5 Essential Thoughts to Consider for a Healthy, Happy Friendship

5 Essential Thoughts to Consider for a Healthy, Happy Friendship

“Friendship isn’t about who you have known the longest, it’s about who walked into your life, said, ‘I’m here for you’ and proved it.”

Amazing friendships are magical. According to Mayo Clinic, having a strong social support system is linked with a reduced risk of depression and high blood pressure. Makes sense, right? Friends should make you feel stress-free and relaxed. Not to mention, we feel supported and comforted when we surround ourselves with those we love.

But what if your friends make you feel tense, frustrated or depleted?

Trust me—you’re not alone. Sometimes, it’s hard to recognize when friendships feel toxic in the moment. Conversely, it’s easy to take a lot of great friendships for granted! Maybe, when you really think about it, you’ve been giving your toxic relationships more time and energy than they deserve. Maybe it’s time to start making room for people who actually care.

That’s why I’ve compiled five essential ideas to consider when evaluating your friendships. Take a look…

You are the average of the five people you spend the most time with.

Turns out, who you surround yourself with has a major effect on how you perceive and feel about your goals. Often times, we accept our current environment to be reality (“but I’ve known them for years! I could never let them go, even if they make me feel horrible about myself on a regular basis…”). But it’s important we put ourselves in the environment we WANT to create for ourselves, which means surrounding ourselves with people who “get it” too. This creates a new normal to live by—a life filled with less limiting beliefs and more abundance.

Ask yourself: Who are the five people I spend the most time with? How do these people make me feel?

You should never try to fit in, you should belong.

A few years ago, I was lonely and isolated, but now I’m in a place where I’m choosing solitude and am no longer lonely. Before, I didn’t know myself, and I didn’t know that I was an introvert. I thought that meant something negative. I was really busy trying to fit in and to be extroverted. You should never try to fit in. You should belong. Fitting is trying to change who you are to conform to your surroundings and expectations. But belonging is saying, ‘I am who I am, and that’s the only person I can be.’ Regardless of what shape you are, you belong.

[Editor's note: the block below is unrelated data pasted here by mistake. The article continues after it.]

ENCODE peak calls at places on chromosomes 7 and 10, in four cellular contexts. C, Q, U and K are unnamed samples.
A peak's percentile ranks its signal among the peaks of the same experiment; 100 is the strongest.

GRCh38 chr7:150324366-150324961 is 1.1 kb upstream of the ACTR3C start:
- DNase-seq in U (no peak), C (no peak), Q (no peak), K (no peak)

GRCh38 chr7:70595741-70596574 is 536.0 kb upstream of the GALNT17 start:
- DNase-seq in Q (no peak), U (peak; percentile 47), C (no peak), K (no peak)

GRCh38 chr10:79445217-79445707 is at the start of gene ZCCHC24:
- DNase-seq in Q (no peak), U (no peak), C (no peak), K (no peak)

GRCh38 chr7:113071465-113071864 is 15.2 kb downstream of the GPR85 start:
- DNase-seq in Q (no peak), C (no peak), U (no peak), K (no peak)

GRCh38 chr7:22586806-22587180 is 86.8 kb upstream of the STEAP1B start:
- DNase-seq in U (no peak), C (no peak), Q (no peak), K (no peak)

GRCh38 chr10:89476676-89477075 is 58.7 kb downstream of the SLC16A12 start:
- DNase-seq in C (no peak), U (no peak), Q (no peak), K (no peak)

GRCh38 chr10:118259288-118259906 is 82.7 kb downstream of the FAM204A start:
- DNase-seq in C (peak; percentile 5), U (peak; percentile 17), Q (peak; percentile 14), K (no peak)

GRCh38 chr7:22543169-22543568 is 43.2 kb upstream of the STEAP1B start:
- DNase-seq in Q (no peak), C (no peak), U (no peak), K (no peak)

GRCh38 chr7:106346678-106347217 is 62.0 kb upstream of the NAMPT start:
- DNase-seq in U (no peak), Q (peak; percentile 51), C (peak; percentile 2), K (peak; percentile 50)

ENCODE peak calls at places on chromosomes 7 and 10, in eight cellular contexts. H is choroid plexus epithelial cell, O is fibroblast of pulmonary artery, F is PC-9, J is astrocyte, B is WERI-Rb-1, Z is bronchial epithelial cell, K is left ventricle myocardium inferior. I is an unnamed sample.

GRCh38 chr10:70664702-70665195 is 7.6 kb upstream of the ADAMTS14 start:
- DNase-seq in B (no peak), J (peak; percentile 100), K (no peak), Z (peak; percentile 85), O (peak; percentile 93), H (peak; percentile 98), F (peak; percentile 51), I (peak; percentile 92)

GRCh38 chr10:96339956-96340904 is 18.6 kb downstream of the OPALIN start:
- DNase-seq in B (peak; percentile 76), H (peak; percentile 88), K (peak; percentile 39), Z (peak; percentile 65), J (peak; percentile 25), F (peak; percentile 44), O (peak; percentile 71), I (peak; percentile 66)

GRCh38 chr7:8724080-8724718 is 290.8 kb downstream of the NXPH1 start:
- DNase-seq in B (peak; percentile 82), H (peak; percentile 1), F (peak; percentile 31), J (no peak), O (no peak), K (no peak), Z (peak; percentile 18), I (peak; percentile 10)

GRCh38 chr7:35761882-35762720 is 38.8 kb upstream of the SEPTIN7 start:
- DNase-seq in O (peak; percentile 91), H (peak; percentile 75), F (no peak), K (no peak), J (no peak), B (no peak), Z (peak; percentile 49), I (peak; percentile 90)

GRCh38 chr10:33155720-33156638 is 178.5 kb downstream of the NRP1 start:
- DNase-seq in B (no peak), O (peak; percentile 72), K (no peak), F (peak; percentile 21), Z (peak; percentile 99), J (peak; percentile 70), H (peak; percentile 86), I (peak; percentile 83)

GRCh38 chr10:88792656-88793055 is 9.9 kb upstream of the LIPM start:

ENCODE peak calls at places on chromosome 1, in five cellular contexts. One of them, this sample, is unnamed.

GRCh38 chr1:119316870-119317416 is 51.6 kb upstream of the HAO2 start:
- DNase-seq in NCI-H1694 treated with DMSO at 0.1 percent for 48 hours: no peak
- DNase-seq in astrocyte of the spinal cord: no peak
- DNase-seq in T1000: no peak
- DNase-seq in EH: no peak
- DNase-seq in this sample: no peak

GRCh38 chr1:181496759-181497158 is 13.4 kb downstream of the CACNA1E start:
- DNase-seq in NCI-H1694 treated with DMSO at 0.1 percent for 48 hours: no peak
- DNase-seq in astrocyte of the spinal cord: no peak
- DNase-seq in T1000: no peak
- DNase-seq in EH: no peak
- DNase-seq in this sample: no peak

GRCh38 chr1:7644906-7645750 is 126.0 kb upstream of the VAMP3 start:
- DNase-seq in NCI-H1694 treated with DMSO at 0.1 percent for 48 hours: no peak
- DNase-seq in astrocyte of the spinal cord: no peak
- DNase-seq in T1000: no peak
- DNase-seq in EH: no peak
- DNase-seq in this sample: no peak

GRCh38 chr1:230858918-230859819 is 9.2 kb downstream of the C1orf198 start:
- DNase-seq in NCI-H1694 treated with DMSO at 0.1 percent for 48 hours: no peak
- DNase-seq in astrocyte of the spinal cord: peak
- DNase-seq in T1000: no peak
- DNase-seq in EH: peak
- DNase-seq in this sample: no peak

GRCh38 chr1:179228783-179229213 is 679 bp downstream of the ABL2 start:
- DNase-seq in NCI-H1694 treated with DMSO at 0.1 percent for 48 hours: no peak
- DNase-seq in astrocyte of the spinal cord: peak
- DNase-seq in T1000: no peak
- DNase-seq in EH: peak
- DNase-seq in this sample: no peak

Ask yourself: When I look at my friendships, do I feel these people accept me for who I am? Or am I constantly trying to fit in or fit their mold?

You should always check in on your friends, no matter what.

E-V-E-R-Y-O-N-E wants someone in their life who cares. If you and your crew haven’t hung out in awhile, it’s time to schedule a date.

Try this: make a list of all the people you hold close (friends, family, neighbors). Now, ask yourself: do these people make me feel supported or unworthy? If the latter, you may need to have a serious conversation. If the former, be sure to create recurring reminders on your phone to alert you when it’s time to check up on them. Maybe it’s every other week. Maybe it’s once a month. Remember: friendship isn’t about who you’ve known the longest. It’s about who walked into your life, said “I’m here for you” and proved it.